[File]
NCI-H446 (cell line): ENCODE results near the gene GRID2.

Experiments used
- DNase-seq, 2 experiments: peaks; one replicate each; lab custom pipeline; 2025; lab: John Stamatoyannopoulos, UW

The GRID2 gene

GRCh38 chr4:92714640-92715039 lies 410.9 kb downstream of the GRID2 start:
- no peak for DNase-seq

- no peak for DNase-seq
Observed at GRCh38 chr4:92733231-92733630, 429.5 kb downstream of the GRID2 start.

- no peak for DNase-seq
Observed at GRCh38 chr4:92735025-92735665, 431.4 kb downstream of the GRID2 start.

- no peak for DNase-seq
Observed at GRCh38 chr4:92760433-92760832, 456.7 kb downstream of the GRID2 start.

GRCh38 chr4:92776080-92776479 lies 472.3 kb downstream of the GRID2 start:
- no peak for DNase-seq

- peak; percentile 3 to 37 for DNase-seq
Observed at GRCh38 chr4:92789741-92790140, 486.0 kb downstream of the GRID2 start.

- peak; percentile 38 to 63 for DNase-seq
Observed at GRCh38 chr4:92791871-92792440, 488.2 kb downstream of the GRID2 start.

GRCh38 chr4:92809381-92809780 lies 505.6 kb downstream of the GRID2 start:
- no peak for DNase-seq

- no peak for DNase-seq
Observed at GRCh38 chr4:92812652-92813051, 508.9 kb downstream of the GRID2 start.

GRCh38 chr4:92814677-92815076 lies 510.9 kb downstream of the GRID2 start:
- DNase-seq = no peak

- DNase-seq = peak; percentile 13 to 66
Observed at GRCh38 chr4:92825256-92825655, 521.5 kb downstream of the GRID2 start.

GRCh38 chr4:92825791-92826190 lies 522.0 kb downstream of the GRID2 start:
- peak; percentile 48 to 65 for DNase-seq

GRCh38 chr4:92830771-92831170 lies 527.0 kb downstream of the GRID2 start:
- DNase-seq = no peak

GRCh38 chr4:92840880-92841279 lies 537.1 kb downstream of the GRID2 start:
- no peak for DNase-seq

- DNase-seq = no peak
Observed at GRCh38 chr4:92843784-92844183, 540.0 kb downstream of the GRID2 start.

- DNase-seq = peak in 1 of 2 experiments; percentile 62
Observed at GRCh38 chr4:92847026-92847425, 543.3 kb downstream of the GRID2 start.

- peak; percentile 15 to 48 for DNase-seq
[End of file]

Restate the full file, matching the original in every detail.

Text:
NCI-H446 (cell line): ENCODE results near the gene GRID2.

Experiments used
- DNase-seq, 2 experiments: peaks; one replicate each; lab custom pipeline; 2025; lab: John Stamatoyannopoulos, UW

The GRID2 gene

GRCh38 chr4:92714640-92715039 lies 410.9 kb downstream of the GRID2 start:
- no peak for DNase-seq

- no peak for DNase-seq
Observed at GRCh38 chr4:92733231-92733630, 429.5 kb downstream of the GRID2 start.

- no peak for DNase-seq
Observed at GRCh38 chr4:92735025-92735665, 431.4 kb downstream of the GRID2 start.

- no peak for DNase-seq
Observed at GRCh38 chr4:92760433-92760832, 456.7 kb downstream of the GRID2 start.

GRCh38 chr4:92776080-92776479 lies 472.3 kb downstream of the GRID2 start:
- no peak for DNase-seq

- peak; percentile 3 to 37 for DNase-seq
Observed at GRCh38 chr4:92789741-92790140, 486.0 kb downstream of the GRID2 start.

- peak; percentile 38 to 63 for DNase-seq
Observed at GRCh38 chr4:92791871-92792440, 488.2 kb downstream of the GRID2 start.

GRCh38 chr4:92809381-92809780 lies 505.6 kb downstream of the GRID2 start:
- no peak for DNase-seq

- no peak for DNase-seq
Observed at GRCh38 chr4:92812652-92813051, 508.9 kb downstream of the GRID2 start.

GRCh38 chr4:92814677-92815076 lies 510.9 kb downstream of the GRID2 start:
- DNase-seq = no peak

- DNase-seq = peak; percentile 13 to 66
Observed at GRCh38 chr4:92825256-92825655, 521.5 kb downstream of the GRID2 start.

GRCh38 chr4:92825791-92826190 lies 522.0 kb downstream of the GRID2 start:
- peak; percentile 48 to 65 for DNase-seq

GRCh38 chr4:92830771-92831170 lies 527.0 kb downstream of the GRID2 start:
- DNase-seq = no peak

GRCh38 chr4:92840880-92841279 lies 537.1 kb downstream of the GRID2 start:
- no peak for DNase-seq

- DNase-seq = no peak
Observed at GRCh38 chr4:92843784-92844183, 540.0 kb downstream of the GRID2 start.

- DNase-seq = peak in 1 of 2 experiments; percentile 62
Observed at GRCh38 chr4:92847026-92847425, 543.3 kb downstream of the GRID2 start.

- peak; percentile 15 to 48 for DNase-seq